Abstract: Microfabricated single-cell capture and DNA stretching devices have been produced by injection molding. The fabrication scheme employed deep reactive ion etching in a silicon substrate, electroplating in nickel and molding in cyclic olefin polymer. This work proposes technical solutions to fabrication challenges associated with chip sealing and demolding of polymer high-volume replication methods. UV-assisted thermal bonding was found to ensure a strong seal of the microstructures in the molded part without altering the geometry of the channels. In the DNA stretching device, a low aspect ratio nanoslit (1/200) connecting two larger micro-channels was used to stretch a 168.5 kbp DNA molecule, while in the other device single-HeLa cells were captured against a micro-aperture connecting two larger microfluidic channels. Different dry etching processes have been investigated for the master origination of the cell-capture device. The combination of a modified Bosch process and an isotropic polysilicon etch was found to ensure the ease of demolding by resulting in slightly positively tapered sidewalls with negligible undercut at the mask interface.


Simon T. Larsen, and Rafael Taboryski: All polymer chip for amperometric studies of transmitter release from large groups of neuronal cells, Analyst, 137, 5057, (2012). 

Abstract: We present an all polymer electrochemical chip for simple detection of transmitter release from large groups of cultured PC 12 cells. Conductive polymer PEDOT:tosylate microelectrodes were used together with constant potential amperometry to obtain easy-to-analyze oxidation signals from potassium-induced release of transmitter molecules. The nature of the resulting current peaks is discussed, and the time for restoring transmitter reservoirs is studied. The relationship between released transmitters and potassium concentration was found to fit to a sigmoidal dose–response curve. Finally, we demonstrate how the presented device can be used for simple drug screening purposes, by measuring the increase of transmitter release due to short-term treatment with L-DOPA.

  

Conferences


Thor Christian Hobæk, Henrik Pranov, Inge Marie Svane, and Niels Bent Larsen: Micro- and Nanopatterning Polymers for On-Chip Cell Selection in Toulouse France (September 2012). 


Anders Kristensen, Christopher James Lüscher, Anil Thilsted, Johan Eriksen, Lasse Højlund Thamdrup, Jonas Nyvold Pedersen, Henrik Flyvbjerg, and Rodolphe Marie: Optothermally Actuated Nanofluidics for DNA Analysis in Toulouse France (September 2012).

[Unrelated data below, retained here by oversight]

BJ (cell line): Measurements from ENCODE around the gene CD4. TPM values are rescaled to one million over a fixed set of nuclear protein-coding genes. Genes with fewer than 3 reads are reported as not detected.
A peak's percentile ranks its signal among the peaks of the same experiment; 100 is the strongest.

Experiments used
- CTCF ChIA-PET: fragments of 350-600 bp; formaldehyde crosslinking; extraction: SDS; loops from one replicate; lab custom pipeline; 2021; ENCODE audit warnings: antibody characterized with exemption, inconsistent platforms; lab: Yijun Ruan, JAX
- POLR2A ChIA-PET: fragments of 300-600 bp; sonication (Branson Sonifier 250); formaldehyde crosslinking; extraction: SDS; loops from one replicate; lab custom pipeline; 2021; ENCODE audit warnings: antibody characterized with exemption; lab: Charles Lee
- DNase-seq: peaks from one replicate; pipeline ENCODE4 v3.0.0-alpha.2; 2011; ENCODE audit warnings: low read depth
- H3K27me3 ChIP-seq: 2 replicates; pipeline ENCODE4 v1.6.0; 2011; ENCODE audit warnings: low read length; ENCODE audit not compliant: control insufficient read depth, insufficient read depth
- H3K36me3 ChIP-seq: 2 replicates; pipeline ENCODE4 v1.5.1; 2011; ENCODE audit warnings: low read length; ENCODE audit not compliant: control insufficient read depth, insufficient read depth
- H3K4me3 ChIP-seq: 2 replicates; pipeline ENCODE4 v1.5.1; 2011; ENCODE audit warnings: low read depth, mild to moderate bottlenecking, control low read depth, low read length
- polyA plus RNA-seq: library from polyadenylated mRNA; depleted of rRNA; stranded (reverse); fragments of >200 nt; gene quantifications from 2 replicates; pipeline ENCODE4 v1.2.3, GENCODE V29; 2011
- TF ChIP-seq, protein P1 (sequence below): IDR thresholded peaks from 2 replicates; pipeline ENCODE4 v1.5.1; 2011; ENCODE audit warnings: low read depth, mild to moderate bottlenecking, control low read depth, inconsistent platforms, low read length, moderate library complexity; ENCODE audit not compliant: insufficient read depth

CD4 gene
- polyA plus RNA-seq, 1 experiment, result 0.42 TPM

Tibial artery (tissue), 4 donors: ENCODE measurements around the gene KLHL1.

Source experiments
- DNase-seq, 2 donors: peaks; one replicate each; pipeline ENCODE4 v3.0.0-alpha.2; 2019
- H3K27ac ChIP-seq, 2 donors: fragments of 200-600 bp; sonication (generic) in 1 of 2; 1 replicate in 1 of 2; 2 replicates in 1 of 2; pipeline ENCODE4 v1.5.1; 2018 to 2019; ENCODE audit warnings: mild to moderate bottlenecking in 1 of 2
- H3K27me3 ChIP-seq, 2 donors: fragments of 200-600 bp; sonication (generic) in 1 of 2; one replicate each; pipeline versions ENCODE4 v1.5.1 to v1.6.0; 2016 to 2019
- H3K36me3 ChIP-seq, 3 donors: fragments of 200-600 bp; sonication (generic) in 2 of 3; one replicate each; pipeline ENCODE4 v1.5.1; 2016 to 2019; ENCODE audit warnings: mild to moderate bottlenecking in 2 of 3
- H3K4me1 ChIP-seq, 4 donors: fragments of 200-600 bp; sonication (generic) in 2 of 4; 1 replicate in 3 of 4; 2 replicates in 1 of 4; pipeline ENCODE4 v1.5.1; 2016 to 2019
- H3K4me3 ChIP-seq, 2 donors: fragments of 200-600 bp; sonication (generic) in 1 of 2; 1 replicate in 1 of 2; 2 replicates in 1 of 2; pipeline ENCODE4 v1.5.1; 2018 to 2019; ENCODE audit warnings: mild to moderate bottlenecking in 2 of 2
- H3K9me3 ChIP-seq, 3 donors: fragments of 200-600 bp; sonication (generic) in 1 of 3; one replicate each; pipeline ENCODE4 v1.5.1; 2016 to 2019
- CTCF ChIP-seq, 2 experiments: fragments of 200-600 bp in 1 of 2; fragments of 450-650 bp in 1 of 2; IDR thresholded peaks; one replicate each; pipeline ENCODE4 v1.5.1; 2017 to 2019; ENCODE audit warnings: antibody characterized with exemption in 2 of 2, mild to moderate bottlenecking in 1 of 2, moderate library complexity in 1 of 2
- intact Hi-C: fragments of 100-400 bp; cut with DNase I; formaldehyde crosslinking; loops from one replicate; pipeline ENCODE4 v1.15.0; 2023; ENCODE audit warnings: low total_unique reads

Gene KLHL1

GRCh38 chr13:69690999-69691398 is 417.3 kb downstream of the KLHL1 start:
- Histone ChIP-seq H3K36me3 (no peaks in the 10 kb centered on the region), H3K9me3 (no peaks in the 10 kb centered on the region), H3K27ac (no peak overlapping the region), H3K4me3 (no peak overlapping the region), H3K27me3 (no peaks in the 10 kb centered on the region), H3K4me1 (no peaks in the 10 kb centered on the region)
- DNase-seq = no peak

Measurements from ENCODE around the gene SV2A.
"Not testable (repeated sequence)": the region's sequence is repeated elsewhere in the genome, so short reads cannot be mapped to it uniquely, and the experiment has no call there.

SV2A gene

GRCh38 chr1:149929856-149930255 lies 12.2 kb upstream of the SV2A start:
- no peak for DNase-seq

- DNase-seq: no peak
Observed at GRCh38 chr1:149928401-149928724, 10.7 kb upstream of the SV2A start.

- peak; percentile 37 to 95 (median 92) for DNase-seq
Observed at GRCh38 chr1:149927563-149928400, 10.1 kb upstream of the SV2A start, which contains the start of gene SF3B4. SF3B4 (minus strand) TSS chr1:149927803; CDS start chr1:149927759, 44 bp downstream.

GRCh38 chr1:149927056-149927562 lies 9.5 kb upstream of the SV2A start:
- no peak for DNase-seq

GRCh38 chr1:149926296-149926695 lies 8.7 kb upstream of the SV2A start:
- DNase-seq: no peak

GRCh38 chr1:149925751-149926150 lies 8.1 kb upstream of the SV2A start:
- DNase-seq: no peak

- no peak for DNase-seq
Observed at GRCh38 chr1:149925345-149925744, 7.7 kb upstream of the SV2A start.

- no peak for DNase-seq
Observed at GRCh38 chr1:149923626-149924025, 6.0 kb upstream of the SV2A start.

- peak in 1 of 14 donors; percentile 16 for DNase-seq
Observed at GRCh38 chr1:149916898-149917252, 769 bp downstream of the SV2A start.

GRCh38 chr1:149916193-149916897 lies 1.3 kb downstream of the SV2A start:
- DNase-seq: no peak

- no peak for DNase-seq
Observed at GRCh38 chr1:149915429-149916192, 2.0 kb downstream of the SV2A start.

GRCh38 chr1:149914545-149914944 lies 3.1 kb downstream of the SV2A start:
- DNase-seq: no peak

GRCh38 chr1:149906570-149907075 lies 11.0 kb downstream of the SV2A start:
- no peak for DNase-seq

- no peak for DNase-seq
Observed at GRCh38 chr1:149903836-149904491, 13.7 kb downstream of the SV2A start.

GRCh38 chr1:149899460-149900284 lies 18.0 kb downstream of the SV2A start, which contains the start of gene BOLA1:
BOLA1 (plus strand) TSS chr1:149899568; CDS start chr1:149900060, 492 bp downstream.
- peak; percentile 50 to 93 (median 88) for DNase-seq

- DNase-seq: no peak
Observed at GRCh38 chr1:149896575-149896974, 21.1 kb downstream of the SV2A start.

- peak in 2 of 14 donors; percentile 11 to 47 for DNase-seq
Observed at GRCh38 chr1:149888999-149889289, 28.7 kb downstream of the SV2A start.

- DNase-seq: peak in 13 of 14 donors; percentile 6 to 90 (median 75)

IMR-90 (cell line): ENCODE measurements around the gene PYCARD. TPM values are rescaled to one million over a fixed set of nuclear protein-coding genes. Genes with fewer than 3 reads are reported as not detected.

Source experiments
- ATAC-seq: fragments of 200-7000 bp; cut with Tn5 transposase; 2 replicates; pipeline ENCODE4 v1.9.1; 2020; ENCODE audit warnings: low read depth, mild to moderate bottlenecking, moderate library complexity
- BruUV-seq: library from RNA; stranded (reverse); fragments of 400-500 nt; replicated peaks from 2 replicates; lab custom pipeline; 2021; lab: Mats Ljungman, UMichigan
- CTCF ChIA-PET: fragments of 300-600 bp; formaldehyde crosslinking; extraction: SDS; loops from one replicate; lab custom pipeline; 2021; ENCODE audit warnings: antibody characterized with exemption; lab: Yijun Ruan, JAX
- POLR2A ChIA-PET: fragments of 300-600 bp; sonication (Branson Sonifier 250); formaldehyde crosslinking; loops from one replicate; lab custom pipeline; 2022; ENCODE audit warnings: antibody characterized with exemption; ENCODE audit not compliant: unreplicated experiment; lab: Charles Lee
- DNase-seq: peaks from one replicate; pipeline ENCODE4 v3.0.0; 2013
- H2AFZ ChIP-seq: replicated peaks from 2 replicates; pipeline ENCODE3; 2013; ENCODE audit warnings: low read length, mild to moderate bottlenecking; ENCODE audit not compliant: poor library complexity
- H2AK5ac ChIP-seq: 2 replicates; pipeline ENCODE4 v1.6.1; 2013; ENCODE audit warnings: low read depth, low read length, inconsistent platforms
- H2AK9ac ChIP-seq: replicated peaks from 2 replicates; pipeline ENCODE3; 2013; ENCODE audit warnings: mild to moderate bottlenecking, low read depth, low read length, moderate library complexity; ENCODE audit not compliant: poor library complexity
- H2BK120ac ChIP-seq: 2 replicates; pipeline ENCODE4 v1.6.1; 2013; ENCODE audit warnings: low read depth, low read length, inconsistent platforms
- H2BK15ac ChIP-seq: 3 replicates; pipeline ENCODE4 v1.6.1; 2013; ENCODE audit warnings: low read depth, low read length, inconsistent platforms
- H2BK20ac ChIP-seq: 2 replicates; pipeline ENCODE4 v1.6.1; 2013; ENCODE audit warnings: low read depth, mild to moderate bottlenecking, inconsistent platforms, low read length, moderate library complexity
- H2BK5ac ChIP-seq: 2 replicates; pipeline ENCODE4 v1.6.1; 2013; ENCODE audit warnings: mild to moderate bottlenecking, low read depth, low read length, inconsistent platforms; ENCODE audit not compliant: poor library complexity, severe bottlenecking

M. Calaon, H.N. Hansen, G. Tosello, Jørgen Garnæs, C. Ravn, and P.T. Tang: Characterization of large area nanostructured surfaces using AFM measurements (June 2012). 

Abstract: A surface characterisation study has been developed to validate an innovative tool making solution for nano patterning large areas via anodizing of aluminium (Al) and subsequent nickel electroforming. A surface topography characterization through atomic force microscopy (AFM) indicated a decreased magnitude of the 3D surface amplitude parameters chosen for the analysis, when increasing the Al purity from 99,5% to 99,999%. AFM was then employed to evaluate the periodical arrangements of the nano structured cells. Image processing was used to estimate the average areas value, the height variation relative to an average plane and the coefficient of variation of the fitted features curvature radius.


M. Calaon, G. Tosello, H. N. Hansen, C. Ravn, and A. Islam: 1, Packing parameters effect on injection molding of polypropylene nanostructured surfaces in Florida, USA. (April 2012).

Abstract: In today´s industry, applications involving surface patterning of sub-μm to nanometer scale structures have shown a high growth potential. To investigate the injection molding capability of replicating sub-μm surface texture on a large scale area, a 30x80 mm2 tool insert with surface structures having a diameter of 500 nm was employed. The tool insert surface was produced using chemical-based-batch techniques such aluminum anodization and nickel electroplating. During the injection molding process, polypropylene (PP) was employed as material and packing phase parameters (packing time, packing pressure) were investigated. The replicated surface topographies were quantitatively characterized by atomic force microscopy using specific three-dimensional surface parameters and qualitatively inspected by scanning electron microscopy. Results showed that the degree of replication from the toll to the polymer part was mainly influenced by packing pressure level and distance from the gate  


Peter Østergaard, Marco Mateucci, Rodolphe Marie, Anders Kristensen, and Rafael Taboryski: All polymer, injection molded nanoslits, fabricated through two-level UV-LIGA processes in California, USA, (2012).


Simon Tylsgaard Larsen, Marco Matteucci, and Rafael Taboryski: Conductive Polymer Microelectrodes for on-chip measurement of transmitter release from living cells in California, USA, (2012).

 

 

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19 SEPTEMBER 2019